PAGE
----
McGillivary Falls Self-Guiding Trail

McGillivray Falls 
Hiking Trail Located off of Highway 44 just west of Caddy Lake, this 4.1 km trail will lead you to a small drainage basin typical of the Precambrian Shield. A short cut reduces the length of the trail to 2.4 km before it reaches McGillivray Lake.

This particular type of drainage system and its associated characteristics are found throughout Whiteshell Provincial Park. The controlling factor in this pattern is the erosion-resistant bedrock of the area. The pattern is known as deranged drainage and indicates the earlier activity of glaciers.

  1. The existence of McGillivray Falls indicates that this stream is relatively young in terms of geological time, and that this is a primitive drainage system. After many thousands of years, these waterfalls will erode down to a smooth channel. Falls
  2. The rock face on the other side of the falls has no water-line or other marks of erosion by the stream. This is because the stream follows a natural channel cut in the rock by the movement of glaciers, which melted away about 12,000 years ago. Had there been no natural depression, the stream would not be flowing here, as the granite rock is very resistant to water erosion.
  3. Beavers bring about changes in drainage by building dams with branches and mud. The dams create reservoirs in the stream, resulting in lower but more constant flow downstream. For more information on the beaver visit the Picket Creek Trail and the Whiteshell Museum at Nutimik Lake in the north end of the park.

    Beaver dam

  4. From this viewpoint you can see the natural depression in the bedrock. This depression has been partially filled with material carried down by the stream and washed in from all sides. It has taken thousands of years to reach this stage.
  5. You are standing on the remains of a dam built many years ago to hold back spring runoff and maintain a higher waterlevel in McGillivray Lake. However, some years ago part of the dam was removed to restore natural flow of the stream.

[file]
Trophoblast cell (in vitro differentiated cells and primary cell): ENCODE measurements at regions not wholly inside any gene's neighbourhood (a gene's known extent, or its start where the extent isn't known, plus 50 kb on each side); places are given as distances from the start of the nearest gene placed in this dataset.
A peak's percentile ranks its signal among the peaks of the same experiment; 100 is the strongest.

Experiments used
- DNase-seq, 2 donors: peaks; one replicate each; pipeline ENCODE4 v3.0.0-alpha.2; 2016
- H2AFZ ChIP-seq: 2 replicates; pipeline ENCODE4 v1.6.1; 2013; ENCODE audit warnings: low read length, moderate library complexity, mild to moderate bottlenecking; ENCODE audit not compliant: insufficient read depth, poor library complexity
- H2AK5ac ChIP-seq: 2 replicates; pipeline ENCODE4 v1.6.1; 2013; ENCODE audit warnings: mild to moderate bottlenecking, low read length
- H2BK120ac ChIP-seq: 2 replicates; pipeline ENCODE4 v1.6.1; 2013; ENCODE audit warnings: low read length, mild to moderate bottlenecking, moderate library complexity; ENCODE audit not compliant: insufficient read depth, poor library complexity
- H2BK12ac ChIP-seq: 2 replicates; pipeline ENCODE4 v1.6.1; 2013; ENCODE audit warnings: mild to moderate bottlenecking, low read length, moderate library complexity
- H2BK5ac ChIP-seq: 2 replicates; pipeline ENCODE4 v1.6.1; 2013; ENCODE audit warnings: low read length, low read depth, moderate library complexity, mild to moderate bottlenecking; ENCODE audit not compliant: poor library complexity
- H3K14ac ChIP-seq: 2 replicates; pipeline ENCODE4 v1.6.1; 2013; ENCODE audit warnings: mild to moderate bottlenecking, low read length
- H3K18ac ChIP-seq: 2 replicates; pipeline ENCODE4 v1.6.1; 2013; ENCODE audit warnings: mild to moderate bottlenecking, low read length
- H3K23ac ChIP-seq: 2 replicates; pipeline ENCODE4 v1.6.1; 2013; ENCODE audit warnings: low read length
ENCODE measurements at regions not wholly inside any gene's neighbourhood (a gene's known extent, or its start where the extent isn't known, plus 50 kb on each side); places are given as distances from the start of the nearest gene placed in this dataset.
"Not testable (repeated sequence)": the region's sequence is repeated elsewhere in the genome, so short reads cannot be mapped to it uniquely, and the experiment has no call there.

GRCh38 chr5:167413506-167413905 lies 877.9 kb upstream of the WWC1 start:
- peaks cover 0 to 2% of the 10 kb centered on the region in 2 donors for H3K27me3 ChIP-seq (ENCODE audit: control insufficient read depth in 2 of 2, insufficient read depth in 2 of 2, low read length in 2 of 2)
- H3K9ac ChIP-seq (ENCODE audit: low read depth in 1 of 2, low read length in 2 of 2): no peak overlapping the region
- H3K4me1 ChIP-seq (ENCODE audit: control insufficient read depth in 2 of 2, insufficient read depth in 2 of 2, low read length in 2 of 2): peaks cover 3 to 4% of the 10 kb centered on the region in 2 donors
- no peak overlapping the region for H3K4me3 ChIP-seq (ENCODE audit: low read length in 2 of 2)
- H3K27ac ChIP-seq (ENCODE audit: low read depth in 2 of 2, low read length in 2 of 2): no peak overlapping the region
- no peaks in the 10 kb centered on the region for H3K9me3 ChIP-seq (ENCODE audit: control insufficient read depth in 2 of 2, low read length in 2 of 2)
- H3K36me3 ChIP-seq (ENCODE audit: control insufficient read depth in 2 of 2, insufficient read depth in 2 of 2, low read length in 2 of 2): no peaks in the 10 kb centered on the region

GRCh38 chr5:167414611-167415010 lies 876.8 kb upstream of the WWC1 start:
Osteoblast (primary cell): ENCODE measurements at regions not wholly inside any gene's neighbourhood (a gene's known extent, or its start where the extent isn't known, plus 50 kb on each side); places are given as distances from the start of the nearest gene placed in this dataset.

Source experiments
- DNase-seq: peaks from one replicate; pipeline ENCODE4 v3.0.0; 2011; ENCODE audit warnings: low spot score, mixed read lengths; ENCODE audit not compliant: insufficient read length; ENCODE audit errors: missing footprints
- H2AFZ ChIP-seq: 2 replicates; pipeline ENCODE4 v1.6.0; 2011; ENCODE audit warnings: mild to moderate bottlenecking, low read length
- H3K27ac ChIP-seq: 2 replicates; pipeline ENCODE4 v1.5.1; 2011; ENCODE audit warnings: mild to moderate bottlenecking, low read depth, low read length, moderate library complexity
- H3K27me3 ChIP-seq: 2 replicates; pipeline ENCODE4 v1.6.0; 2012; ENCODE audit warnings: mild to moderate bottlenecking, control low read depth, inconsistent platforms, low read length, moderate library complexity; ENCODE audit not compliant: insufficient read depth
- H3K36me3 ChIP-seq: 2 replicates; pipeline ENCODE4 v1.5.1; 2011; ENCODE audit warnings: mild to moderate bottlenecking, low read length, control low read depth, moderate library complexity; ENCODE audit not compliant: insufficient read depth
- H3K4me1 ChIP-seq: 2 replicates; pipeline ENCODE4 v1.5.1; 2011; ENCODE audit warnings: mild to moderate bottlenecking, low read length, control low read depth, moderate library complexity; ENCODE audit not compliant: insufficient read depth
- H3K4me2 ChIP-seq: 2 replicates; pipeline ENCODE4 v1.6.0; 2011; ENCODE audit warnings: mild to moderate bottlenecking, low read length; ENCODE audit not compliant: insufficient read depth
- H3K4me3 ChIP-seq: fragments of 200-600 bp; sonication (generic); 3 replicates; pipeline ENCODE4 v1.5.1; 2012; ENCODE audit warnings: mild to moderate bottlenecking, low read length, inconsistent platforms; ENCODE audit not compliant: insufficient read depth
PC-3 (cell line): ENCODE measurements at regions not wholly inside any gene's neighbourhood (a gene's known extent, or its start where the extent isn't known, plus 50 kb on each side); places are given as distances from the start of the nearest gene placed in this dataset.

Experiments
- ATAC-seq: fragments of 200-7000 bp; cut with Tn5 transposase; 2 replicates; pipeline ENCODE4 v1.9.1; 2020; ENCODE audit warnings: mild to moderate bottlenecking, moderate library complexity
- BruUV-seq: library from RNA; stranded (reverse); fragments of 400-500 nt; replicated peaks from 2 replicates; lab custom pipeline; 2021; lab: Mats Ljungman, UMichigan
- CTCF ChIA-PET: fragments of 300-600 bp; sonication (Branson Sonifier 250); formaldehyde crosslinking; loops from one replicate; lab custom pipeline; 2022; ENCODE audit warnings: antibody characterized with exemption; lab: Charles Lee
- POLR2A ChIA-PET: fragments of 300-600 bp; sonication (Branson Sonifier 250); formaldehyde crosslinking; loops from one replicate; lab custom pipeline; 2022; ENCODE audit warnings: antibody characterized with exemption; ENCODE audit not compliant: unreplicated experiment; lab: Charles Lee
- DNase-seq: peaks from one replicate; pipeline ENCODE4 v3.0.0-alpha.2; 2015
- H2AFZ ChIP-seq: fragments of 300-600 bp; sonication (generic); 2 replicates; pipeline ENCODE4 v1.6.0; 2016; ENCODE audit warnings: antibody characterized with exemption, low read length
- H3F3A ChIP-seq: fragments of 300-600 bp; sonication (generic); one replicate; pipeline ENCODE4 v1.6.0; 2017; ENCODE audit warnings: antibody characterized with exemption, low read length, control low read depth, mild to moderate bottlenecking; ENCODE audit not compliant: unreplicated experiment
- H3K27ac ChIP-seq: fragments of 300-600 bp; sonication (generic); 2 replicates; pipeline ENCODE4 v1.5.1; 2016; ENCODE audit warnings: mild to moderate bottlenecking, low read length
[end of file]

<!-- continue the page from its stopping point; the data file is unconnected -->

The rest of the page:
6. McGillivary Lake and the bog through which the stream flows can be seen from this ridge. Changes in the vegetation to the left of the stream indicate the amount of water in the soil at different elevations.

    View from the ridge

  7. The several varieties of trees on this rocky slope indicate the varying amounts of soil and water present. Jack Pine grows at the top of the ridge where there is little soil and water runs off quickly. Dry ridges such as this are extremely susceptible to fire in dry seasons. Where there is water draining down the slope and more soil, birch, aspen and white spruce flourish. Where water accumulates at the bottom, only bog plants and black spruce grow.

    View of McGillivary Lake

  8. This is McGillivray Lake. It is a typical lake of the Precambrian Shield with a maximum depth of about three metres. The water is rich in nutrients, algae and naturally occurring humic acid, giving the water its brownish tinge. The lake is fed by two small streams and by run-off water. Lakes such as this, with a small volume and a slow flushing action, are extremely sensitive to environmental pollutants.
  9. This black spruce bog is different in origin from the one seen earlier, beside the stream. This bog is completely enclosed by rock ridges. Water accumulates in this depression in the bedrock because it cannot drain away. Evaporation is minimal because the water is held within the spongy sphagnum moss covering the bog. A very moist habitat is thus created on what would otherwise be dry rock.
  10. You are now on top of a granite ridge which the trail follows to the parking lot. Here the environment is dry because water drains away quickly. Ridges such as this are usually dominated by jack pine, one of the few tree species that can grow under these austere conditions.
This small drainage basin is very similar to others in the park. River systems such as the Whiteshell, Rennie, and even the mighty Winnipeg, are just larger examples of the drainage system explored on this trail.

The eventual destination of water in this drainage system is Hudson's Bay. During its journey through the park it takes many forms, sustains plant and animal communities, and provides the recreational opportunities for which the Whiteshell is renowned. We must ensure that while water travel through the park, its potential downstream is not impaired through our carelessness or misuse.

McGillivary Falls Self-Guiding Trail

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